The critical inner voice needs to be challenged.
The critical inner voice is an annoyance. If it annoys you, then you have a right to annoy it right back.
The list that follows comprises six extremely potent ways of challenging the critical inner voice. I hope it provides you with some ammunition to engage this annoying little rat with confidence, and eventually turn it into an ally.
1. Write what it says
Julia Cameron's excellent book The Artist's Way has dozens of exercises to begin bypassing this terrible nag of a voice. One of the most consistent ways of bypassing it has to do with writing three pages of whatever comes to the mind, a complete purging of your thoughts, every morning. Ms. Cameron calls them the morning pages, and yes, they work. I've done them for 20 years.
There's no way I'd write so much on this blog if I didn't write what my critic says every morning. It's a habit. My own personal little pocket-pen-protector-wearing-shark-nerd critical inner voice gets plenty of airtime in my journal. The more I write what it says, the easier it is to let go and get down to business, which in my case is music.
2. Yell at it
Sometimes, there is nothing more satisfying than a good primal scream. The critical inner voice is deafening with it's judgements, so why not try to just yell at it and drown it out? Let it know who's boss? It might seem strange to attempt this if you live in an apartment, but it's easy to do if you scream into a pillow. That will muffle the power of your voice as it challenges the enemy. Sometimes, just yelling in your car on a deserted road for ten seconds can work.
If this seems completely crazy to you, I understand. At least consider that you might benefit from challenging the critical inner voice in the most loud, clear, and direct manner possible. The point is to engage it with a bit of vocal violence, to let yourself get angry at it. Let it know who's boss.
3. Draw it, sketch it out, or make a collage of it
If you are fond of drawing, what does the critic look like? Is it a scribble? Is it a permanent marker on a blacked out page? Is it a ton of paint on a canvas that is all one specific color? What does the critic look like? Take a stab at it. The voice's power will diminish once it is identified. Why not sketch it until it reveals itself?
If you're still stuck on this idea but want to do it, why not buy some trashy magazines, cut out everything that looks like your critic, and paste them on a huge piece of paper? Dislike sharks? Snakes? Spiders? Is there an actor or actress that does an excellent job representing your critic? Cut them all out, and start collaging. If it helps, put a huge red X through all of them.
Once the critic has a face to go with the name, it will have far less power over you.
4. Ask an artistic friend how he/she confronts it
Artists, aka those who just create and don't allow themselves to think about it, often have the most surprising insights into the critical inner voice.
Creating art of any kind forces an artist to reach within him or herself to express something that is ready to be expressed. These artists would easily be described as ones who want to see and illuminate that critical inner voice if it is nagging them and needs a little airtime. And, believe it or not, there are some seriously lucky artists who don't have a critical inner voice at all.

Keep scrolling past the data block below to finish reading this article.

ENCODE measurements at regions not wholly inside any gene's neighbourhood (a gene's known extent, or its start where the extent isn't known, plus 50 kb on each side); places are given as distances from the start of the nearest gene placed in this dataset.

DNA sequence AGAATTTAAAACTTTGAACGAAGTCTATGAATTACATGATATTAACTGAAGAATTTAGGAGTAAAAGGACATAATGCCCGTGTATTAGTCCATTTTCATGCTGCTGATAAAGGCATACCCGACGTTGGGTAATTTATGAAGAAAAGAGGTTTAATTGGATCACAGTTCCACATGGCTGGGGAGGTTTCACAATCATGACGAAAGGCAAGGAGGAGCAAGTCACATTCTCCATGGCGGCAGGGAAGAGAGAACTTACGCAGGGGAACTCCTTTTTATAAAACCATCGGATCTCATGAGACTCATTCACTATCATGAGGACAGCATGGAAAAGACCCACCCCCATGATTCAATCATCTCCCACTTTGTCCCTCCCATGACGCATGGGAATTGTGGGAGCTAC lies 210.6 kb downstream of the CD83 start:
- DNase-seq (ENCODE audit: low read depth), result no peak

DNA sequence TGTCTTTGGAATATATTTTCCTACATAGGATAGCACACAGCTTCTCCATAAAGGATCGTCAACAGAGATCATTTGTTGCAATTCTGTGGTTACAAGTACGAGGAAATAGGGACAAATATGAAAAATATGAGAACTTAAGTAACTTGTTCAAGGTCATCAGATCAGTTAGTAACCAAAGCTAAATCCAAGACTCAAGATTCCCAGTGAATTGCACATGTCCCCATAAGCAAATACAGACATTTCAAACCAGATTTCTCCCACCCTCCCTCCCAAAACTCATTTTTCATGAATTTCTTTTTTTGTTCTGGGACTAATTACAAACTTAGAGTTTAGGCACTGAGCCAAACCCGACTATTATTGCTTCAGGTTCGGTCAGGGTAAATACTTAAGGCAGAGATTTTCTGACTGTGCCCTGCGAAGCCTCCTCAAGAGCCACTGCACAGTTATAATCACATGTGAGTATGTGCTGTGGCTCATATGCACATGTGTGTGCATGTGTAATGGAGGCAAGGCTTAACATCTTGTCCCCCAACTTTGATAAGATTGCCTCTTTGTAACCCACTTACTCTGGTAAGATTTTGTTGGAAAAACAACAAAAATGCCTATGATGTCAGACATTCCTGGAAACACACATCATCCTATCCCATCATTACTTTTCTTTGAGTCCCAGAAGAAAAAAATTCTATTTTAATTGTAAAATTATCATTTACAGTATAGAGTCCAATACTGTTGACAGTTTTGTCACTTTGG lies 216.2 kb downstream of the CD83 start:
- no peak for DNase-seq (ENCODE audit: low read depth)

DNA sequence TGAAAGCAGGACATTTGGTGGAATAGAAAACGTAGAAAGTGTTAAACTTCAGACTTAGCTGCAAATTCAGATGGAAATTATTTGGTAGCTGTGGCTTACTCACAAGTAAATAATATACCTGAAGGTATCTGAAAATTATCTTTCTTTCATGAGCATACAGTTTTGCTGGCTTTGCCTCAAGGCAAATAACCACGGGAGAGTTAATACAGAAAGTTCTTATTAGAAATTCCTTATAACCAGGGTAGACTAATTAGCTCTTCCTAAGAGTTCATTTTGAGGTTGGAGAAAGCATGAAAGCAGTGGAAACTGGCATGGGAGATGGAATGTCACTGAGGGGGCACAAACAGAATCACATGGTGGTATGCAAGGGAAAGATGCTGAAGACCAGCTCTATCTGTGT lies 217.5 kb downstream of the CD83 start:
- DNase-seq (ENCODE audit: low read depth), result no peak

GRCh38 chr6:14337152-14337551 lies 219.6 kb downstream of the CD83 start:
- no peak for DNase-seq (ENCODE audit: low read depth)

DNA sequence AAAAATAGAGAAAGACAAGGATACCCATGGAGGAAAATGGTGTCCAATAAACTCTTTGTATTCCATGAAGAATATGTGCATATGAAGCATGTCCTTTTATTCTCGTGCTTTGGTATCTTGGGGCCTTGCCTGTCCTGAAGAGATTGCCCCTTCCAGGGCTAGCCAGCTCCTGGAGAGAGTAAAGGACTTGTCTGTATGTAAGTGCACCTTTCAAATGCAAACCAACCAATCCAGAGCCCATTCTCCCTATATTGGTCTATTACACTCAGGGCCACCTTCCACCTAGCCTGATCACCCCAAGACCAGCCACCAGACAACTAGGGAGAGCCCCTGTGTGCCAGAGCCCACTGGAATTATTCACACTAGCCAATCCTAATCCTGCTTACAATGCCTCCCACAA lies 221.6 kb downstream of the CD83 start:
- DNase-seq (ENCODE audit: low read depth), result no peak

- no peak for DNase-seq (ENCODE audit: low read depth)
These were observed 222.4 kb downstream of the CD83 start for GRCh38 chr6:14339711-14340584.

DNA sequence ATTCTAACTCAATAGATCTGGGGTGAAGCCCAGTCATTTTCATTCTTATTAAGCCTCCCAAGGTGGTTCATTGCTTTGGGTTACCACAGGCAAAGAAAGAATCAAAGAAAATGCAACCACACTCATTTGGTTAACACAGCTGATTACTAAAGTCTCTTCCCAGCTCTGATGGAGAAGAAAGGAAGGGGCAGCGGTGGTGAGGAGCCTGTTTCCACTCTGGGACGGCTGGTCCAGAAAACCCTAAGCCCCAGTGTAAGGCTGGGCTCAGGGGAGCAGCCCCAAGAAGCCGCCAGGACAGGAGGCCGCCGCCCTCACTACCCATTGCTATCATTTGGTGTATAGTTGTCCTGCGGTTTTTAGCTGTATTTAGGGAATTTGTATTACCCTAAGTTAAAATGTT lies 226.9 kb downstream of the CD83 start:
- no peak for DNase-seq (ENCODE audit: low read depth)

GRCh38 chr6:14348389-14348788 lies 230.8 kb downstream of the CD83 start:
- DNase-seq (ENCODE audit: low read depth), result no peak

Chances are that you know someone who you'd describe as creative. Ask this person how he or she confronts the school yard bully that seeks to sabotage their artistic efforts. You might be surprised and delighted by their answer, and feel inspired to challenge that bully of yours, too.
5. Dance and sing that SOB out
I am fairly certain that just about none you will actually do, but it's my hope that at least all of you will consider dancing and singling the critical inner voice out of your system. Why? The voice hates being mimicked. It hates expression because it fears it.
From personal experience, I feel as though this voice can be so ugly and so scary sometimes that I can't quite face it. At these times, I feel compelled to shine a light on it by dancing and mimicking it. The voice hates being brought out into the open. It will protest like you wouldn't believe. Take it from someone who has a lot of experience in challenging the voice in this way: It works.
Dancing or singing the voice out is not for the faint of heart. It's your choice, but I've defeated many of my critical thoughts simply by dancing and singing. I plan on challenging more of them in the future with this technique, too. Please, just consider it.
6. Make it your best friend
The last tip I offer for silencing the critic inside is also the hardest to accomplish: Make it your best friend. How on earth can this be done?
The voice is not an enemy to some creative people. Ranier Maria Rilke, the poet, often made use of his critic to find the best verses for his poems. Inventors depend upon the inner voice to figure out if a pursuit is worth the investment of time and energy. Investment managers regularly count on that critic to sort the best stocks from the worst. There are plenty of artists who regularly use the voice to sort the wheat from the chaff when it comes to ideas they want to pour their lives into.
If there is one thing that the voice is excellent at, it is sorting. It will happily judge something as worthy of your time or not. The trouble comes when the voice tells you that you aren't allowed to experiment or find a new avenue for exploration. The voice's natural strength for sorting and judging can crimp our human need to explore and to enjoy the adventures we wish to undertake. So how do you make that voice your best friend?
Simple: if it's too loud and critical, challenge it. Dance it out. Collage it. Express it. You have to learn to get past it, first. Then, the voice can become the sorting tool that can help you make sense of all the options in front of you. It'll be happy to help.